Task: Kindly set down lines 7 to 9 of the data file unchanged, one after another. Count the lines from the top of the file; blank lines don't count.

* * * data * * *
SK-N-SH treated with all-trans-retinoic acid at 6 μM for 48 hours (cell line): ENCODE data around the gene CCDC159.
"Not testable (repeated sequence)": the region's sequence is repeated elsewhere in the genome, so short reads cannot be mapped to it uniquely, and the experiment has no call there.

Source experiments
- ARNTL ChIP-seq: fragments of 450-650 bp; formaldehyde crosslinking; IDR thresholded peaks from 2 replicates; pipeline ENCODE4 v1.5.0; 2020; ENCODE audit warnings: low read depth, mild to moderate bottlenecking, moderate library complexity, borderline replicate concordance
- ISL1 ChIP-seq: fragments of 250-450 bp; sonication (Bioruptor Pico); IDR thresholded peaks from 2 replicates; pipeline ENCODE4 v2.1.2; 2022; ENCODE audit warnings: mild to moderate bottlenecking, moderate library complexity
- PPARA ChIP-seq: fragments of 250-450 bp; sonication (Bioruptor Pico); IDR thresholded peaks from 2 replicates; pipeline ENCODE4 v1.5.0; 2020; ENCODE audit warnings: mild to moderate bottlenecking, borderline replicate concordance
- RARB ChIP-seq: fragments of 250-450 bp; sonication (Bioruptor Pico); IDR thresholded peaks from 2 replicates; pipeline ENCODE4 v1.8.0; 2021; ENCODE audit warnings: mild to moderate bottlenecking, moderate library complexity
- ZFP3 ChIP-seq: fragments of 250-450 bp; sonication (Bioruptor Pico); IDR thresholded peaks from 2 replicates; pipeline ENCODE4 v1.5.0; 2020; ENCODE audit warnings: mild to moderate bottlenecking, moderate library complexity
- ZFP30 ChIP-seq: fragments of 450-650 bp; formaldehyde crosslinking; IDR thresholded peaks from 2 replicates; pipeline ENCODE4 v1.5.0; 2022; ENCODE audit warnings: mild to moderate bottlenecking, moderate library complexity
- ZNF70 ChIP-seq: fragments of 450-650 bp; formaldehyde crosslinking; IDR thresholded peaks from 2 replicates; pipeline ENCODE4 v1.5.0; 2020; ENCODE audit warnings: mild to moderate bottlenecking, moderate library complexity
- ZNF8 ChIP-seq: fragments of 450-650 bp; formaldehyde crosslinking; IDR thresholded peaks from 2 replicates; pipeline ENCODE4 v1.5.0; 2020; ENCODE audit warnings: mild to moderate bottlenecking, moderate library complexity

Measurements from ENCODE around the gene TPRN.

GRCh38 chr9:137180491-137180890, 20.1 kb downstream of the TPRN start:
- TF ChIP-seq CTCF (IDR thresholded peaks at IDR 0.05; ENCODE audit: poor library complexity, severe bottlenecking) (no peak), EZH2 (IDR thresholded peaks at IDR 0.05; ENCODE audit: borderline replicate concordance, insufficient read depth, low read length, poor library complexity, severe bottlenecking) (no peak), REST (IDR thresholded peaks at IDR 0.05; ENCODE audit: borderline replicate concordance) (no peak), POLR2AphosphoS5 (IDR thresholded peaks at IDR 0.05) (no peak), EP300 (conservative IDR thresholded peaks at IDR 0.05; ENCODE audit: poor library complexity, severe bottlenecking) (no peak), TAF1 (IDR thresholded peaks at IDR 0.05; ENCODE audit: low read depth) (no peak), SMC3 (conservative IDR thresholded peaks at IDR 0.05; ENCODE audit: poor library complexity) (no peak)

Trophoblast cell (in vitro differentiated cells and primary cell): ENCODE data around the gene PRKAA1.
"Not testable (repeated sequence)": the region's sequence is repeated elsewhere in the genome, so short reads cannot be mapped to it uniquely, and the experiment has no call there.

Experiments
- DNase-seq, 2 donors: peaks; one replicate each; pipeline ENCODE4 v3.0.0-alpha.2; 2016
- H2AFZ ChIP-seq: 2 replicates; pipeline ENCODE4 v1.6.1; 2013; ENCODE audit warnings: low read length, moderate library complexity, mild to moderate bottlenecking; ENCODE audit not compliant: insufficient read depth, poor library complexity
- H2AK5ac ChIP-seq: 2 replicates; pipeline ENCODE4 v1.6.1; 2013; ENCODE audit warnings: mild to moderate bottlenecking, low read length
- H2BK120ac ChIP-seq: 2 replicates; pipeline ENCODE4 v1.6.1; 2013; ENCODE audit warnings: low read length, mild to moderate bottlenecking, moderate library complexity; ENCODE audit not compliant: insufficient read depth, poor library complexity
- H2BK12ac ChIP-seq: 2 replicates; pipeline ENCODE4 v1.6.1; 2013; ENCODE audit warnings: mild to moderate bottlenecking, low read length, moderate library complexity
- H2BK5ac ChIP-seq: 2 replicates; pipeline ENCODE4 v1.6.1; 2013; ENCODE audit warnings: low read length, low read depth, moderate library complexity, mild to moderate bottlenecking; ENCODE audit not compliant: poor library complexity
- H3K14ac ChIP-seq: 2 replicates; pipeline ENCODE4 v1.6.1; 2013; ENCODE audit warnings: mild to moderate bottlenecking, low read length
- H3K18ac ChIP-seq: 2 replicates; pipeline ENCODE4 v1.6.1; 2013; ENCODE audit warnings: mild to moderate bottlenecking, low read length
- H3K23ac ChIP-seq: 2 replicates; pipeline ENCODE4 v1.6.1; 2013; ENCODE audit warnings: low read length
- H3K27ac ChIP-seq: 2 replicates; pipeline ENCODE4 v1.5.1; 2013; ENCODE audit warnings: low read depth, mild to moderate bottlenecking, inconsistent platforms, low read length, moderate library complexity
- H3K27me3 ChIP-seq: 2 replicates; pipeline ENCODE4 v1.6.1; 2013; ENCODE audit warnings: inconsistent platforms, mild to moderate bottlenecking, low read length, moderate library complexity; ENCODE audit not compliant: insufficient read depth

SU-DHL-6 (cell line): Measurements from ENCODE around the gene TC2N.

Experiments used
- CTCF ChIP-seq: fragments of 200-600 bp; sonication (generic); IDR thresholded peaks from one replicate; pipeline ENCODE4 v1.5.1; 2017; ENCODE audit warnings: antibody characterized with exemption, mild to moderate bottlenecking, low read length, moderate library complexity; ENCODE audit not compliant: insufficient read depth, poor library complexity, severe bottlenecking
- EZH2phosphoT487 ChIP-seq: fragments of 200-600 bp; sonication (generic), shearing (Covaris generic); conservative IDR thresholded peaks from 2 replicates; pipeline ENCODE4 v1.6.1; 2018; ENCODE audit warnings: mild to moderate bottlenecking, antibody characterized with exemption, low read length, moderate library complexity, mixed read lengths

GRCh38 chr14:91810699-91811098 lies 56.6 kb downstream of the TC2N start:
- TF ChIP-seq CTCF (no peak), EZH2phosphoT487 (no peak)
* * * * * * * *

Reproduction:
- RARB ChIP-seq: fragments of 250-450 bp; sonication (Bioruptor Pico); IDR thresholded peaks from 2 replicates; pipeline ENCODE4 v1.8.0; 2021; ENCODE audit warnings: mild to moderate bottlenecking, moderate library complexity
- ZFP3 ChIP-seq: fragments of 250-450 bp; sonication (Bioruptor Pico); IDR thresholded peaks from 2 replicates; pipeline ENCODE4 v1.5.0; 2020; ENCODE audit warnings: mild to moderate bottlenecking, moderate library complexity
- ZFP30 ChIP-seq: fragments of 450-650 bp; formaldehyde crosslinking; IDR thresholded peaks from 2 replicates; pipeline ENCODE4 v1.5.0; 2022; ENCODE audit warnings: mild to moderate bottlenecking, moderate library complexity